There are a number of words in the English language (or, honestly, probably any language) that have been used so loosely, so borderline inaccurately, for so long, the perceived meaning has started to shift. We actually have words for that (how cool is that?): connotation and denotation.
Remember those from ninth grade English?
Denotation is the literal definition of any given word. The dictionary definition, if you will. It’s the meaning that doesn’t shift much over time, or at least, is much more slow to shift. Like, a glove is an accessory/article of clothing worn over the hand with individual fingers.
Connotation is the not necessarily slang, but it’s the perceived meaning of a word. Much more so than denotation, connotation reflects the current culture. In this case, a glove isn’t only an article of clothing on the hand, it’s also a slang term for condom.
…well, I guess we know my mind’s in the gutter on a pretty regular basis.
Why do I bring up connotation and denotation? Because there are some words we use on a regular basis in talking about books that we use incorrectly.
Like dystopia. It’s become rather a catch-all for genuine dystopia, post-apocalyptic, evil modern regime, and some genre-benders that only partially fit within the definition. We use it to describe just about everything grim and touching on anything loosely governmental. BUT. The definition of dystopia (and don’t trust Merriam-Webster online, their definition sucks) is a society built upon utopian principles that, through innate human error, political or spiritual corruption, a/o self-initiated disaster, decays into something nearly a parody of its original, idealistic principles.
Here’s where we tie back into the title: cliffhanger is another term that’s experienced a shift between original and perceived meaning. We hear it being used for anything that makes you want more, anything that ends abruptly in such a way as to leave you intensely craving more.
The thing is, the original (and accurate) definition of cliffhanger is contained within the phrase itself. Cliffhanger. It came about as radio and television shows developed, and they’d leave you at the end of a week’s episode with someone literally hanging off a cliff. Does he make it? Or does he fall? Will she celebrate a rescue? Or have to plan a funeral? Do the humans understand Lassie? Or does Timmy finally drown in that damn well? You’d be left with your character in genuine, life-threatening DANGER and then have to wait until next week’s episode to find out if he or she is okay.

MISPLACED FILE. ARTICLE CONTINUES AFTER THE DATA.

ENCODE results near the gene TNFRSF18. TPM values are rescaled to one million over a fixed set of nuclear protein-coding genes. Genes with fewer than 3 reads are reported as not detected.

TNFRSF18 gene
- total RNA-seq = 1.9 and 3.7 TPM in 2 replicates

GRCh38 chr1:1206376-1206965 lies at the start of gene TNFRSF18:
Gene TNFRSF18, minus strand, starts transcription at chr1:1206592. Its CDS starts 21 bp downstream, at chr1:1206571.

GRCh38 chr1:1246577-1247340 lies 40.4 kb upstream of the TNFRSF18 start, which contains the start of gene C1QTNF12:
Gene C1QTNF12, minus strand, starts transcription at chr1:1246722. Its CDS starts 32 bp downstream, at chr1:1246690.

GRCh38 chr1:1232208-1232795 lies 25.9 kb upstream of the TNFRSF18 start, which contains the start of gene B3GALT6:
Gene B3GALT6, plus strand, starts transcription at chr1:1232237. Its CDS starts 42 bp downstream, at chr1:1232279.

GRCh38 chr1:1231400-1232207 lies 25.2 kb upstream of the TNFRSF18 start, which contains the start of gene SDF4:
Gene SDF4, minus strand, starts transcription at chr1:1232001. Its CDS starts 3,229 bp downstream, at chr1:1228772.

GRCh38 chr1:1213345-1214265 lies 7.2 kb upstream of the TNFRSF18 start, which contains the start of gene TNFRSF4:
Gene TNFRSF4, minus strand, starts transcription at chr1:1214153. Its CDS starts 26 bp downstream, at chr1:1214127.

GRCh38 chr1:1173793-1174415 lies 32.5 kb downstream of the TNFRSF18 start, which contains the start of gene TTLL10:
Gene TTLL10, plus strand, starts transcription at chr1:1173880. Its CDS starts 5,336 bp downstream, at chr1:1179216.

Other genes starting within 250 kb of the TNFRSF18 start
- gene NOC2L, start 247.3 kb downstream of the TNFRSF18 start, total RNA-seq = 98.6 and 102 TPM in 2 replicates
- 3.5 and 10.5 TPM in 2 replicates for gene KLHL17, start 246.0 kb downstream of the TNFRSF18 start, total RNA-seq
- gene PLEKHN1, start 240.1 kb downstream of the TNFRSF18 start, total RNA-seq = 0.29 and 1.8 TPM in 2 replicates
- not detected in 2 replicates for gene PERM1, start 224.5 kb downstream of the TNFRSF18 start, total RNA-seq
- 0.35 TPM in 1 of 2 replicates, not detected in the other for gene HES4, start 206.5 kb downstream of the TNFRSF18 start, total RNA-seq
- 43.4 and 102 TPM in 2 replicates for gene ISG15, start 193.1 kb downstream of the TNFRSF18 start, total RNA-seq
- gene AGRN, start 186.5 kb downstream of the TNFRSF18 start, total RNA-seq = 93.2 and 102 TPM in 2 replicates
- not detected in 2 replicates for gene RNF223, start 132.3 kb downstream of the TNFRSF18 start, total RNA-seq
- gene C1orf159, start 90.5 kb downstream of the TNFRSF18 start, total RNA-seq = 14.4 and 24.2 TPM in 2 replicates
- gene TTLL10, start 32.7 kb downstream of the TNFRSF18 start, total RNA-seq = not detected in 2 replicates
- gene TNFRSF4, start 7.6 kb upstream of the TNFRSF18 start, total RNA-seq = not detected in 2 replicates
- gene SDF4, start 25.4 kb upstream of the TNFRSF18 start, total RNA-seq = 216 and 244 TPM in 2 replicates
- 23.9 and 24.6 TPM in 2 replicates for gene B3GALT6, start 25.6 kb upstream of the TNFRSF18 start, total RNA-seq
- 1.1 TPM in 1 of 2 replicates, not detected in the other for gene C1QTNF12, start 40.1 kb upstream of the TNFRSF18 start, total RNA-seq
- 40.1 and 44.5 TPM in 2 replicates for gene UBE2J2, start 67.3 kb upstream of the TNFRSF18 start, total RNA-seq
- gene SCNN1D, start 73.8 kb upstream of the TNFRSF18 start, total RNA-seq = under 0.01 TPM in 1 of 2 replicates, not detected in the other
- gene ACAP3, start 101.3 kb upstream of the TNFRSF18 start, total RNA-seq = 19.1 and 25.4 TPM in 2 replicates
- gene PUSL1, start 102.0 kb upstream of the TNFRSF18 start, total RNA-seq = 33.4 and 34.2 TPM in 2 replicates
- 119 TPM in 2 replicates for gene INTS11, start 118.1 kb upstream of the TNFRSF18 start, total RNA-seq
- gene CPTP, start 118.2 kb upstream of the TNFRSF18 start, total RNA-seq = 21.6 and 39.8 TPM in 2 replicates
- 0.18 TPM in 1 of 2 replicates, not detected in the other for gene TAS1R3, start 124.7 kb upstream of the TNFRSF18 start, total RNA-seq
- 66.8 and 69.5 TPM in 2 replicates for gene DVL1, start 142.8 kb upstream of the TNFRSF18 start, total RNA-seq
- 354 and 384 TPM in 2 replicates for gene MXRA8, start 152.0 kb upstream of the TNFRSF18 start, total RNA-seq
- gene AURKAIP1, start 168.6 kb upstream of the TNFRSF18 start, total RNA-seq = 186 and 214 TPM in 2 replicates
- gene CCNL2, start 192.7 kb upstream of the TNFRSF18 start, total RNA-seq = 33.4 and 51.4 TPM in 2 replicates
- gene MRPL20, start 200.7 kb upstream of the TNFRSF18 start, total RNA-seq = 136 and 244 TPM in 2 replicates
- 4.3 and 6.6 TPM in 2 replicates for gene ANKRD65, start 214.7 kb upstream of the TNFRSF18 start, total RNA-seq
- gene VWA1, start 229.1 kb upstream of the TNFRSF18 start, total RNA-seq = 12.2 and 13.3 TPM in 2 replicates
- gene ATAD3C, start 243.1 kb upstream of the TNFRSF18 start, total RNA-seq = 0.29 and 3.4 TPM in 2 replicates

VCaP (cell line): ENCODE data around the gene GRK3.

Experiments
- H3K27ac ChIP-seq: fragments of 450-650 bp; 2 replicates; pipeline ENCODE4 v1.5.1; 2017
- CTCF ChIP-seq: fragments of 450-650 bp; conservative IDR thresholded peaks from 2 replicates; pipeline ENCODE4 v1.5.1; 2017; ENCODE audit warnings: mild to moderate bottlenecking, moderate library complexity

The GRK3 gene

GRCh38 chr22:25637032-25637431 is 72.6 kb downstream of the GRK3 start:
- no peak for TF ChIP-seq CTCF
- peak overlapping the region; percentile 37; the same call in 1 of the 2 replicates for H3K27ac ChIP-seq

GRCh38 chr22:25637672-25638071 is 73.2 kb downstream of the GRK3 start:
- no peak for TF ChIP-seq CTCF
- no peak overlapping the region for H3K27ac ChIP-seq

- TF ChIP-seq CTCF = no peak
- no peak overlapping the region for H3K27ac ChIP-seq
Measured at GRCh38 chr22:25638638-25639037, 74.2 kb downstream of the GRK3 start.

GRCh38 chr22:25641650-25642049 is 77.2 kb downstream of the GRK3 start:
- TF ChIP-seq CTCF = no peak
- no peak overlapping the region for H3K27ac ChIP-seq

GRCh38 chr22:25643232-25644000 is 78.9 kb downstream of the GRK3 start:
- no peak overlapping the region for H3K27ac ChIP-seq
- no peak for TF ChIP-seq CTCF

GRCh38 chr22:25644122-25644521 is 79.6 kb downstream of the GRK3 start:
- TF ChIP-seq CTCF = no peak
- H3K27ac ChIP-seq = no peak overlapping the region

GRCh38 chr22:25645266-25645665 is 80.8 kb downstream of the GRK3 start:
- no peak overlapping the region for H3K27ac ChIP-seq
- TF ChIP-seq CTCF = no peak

Here’s an example where the meaning has blurred. (WARNING: SPOILERS FOR CATCHING FIRE BY SUZANNE COLLINS BELOW) If you talk to most people who’ve read Catching Fire, they call the ending a cliffhanger. What?! *gasp!* There’s no District 12 anymore?! *shock!* It’s not, though. A cliffhanger, that is, it’s sort of a shock if you haven’t been paying attention to the repeated stories of the 13th District that wasn’t really mentioned at all in the first book. It’s not a cliffhanger because it’s not leaving us in the middle of active (or if you’re a Tom Clancy fan, clear and present) danger. Katniss and a handful of others have been rescued from the arena, they’re on their way to promised safety, the main action of the second book is finished. The “There is no District Twelve, Katniss” is the lead-in to the next book, a way to spark the interest that naturally wanes as the resolution ties neatly together, a way to keep you chomping at the bit for the next installment. It’s the carrot dangling from the end of the stick.
But it’s not dangling over the end of a cliff.